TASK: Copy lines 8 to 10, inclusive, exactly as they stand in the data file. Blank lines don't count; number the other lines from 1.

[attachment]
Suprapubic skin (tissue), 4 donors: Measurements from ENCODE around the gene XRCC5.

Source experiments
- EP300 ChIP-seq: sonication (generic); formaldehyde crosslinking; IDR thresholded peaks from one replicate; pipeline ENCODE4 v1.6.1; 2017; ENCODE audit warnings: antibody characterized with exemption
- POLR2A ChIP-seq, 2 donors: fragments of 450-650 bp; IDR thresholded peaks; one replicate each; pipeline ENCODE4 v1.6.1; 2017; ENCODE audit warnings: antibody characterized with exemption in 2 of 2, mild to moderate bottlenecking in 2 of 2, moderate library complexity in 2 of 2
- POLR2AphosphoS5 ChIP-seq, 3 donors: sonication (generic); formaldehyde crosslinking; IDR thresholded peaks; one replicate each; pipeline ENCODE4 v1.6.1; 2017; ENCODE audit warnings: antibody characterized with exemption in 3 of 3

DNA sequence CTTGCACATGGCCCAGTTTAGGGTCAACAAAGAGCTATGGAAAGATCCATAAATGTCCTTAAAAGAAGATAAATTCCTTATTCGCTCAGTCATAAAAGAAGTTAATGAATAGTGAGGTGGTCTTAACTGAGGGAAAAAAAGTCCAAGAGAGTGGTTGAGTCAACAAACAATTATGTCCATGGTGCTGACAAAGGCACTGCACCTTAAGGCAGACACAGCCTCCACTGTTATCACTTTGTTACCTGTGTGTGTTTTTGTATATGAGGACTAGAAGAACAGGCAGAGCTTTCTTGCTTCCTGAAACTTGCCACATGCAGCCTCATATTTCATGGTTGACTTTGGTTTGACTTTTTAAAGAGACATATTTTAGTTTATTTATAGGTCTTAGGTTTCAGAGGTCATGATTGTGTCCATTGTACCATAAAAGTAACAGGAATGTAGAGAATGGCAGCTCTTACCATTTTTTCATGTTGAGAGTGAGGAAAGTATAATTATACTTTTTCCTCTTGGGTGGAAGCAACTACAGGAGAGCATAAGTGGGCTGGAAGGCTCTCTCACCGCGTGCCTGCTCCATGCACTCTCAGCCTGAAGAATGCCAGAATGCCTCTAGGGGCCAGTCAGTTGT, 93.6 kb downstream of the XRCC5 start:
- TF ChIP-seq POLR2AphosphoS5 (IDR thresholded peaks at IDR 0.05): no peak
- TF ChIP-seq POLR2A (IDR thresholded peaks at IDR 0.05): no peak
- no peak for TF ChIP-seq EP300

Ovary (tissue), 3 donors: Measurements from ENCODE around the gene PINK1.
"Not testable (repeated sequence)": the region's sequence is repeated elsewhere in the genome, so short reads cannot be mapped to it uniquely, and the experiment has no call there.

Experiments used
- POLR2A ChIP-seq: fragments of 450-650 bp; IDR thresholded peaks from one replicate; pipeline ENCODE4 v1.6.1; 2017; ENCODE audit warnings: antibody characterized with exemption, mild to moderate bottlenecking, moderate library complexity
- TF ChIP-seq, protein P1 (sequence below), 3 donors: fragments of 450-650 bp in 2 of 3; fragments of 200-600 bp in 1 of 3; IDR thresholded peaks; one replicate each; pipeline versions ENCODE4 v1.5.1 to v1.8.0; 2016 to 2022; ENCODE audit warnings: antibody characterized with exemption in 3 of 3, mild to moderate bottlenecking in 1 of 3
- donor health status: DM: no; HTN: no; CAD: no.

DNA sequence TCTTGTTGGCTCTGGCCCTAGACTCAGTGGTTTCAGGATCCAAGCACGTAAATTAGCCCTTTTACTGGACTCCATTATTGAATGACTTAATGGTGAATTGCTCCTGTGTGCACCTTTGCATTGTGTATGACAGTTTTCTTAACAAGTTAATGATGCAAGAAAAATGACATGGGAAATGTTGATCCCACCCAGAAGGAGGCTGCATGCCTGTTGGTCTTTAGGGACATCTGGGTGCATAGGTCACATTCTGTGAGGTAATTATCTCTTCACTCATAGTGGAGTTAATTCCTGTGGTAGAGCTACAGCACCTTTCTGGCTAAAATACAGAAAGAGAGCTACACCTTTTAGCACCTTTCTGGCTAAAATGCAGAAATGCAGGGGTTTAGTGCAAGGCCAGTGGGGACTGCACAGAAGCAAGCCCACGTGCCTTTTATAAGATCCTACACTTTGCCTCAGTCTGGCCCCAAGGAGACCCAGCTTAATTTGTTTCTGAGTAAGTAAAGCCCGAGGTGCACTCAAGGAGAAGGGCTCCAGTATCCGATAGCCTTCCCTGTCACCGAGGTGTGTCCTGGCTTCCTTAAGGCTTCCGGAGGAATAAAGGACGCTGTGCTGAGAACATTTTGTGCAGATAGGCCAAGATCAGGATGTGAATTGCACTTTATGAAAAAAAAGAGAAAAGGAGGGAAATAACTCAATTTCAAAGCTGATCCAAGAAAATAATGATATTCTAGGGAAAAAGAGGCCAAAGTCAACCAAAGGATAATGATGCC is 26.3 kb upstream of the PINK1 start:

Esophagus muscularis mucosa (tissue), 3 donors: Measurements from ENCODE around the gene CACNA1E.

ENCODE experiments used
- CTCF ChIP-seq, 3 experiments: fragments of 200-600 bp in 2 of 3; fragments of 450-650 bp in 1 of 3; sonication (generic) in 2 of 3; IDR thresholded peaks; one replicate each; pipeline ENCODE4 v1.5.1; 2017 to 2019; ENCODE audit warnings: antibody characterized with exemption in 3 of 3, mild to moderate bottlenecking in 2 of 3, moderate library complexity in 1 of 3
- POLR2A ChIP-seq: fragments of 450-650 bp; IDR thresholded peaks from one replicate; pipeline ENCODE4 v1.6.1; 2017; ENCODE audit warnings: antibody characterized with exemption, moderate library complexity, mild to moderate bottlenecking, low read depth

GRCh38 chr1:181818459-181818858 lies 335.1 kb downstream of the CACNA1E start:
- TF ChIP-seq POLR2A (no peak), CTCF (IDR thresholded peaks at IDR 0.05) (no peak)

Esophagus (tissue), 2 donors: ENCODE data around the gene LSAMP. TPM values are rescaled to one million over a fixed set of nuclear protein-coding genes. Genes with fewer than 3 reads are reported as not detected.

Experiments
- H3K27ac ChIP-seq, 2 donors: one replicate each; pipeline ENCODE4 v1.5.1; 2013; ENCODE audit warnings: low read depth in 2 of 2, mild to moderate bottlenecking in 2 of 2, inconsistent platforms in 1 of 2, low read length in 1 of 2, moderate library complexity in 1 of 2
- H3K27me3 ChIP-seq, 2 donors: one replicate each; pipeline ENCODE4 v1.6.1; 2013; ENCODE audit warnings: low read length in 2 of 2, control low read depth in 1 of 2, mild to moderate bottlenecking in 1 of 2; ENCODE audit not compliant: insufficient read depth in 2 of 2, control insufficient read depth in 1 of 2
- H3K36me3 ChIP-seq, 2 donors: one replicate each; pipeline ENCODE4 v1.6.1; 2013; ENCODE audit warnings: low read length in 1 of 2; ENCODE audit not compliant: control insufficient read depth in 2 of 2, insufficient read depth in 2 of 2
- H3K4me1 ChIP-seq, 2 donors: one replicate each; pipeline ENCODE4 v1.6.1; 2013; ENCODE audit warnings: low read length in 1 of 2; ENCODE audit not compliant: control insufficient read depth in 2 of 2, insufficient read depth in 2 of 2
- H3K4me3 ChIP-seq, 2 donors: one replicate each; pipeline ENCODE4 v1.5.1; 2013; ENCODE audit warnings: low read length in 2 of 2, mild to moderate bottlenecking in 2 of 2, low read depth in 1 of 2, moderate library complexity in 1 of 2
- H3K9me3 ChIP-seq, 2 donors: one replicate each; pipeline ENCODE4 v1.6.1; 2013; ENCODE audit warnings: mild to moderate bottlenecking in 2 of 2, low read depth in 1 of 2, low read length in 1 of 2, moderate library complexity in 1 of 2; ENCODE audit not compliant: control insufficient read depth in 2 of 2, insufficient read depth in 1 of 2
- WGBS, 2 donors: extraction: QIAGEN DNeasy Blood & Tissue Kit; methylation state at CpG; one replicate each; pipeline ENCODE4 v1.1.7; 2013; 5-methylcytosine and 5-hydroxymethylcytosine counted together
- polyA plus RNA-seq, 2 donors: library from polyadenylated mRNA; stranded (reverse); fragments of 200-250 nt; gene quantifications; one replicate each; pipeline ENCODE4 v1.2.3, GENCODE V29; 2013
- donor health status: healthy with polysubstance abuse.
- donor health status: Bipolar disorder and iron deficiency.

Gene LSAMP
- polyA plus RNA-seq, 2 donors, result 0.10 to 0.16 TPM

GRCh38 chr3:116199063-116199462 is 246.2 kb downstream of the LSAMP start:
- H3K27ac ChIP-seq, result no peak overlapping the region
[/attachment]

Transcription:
- TF ChIP-seq POLR2A (IDR thresholded peaks at IDR 0.05): no peak
- no peak for TF ChIP-seq EP300

Ovary (tissue), 3 donors: Measurements from ENCODE around the gene PINK1.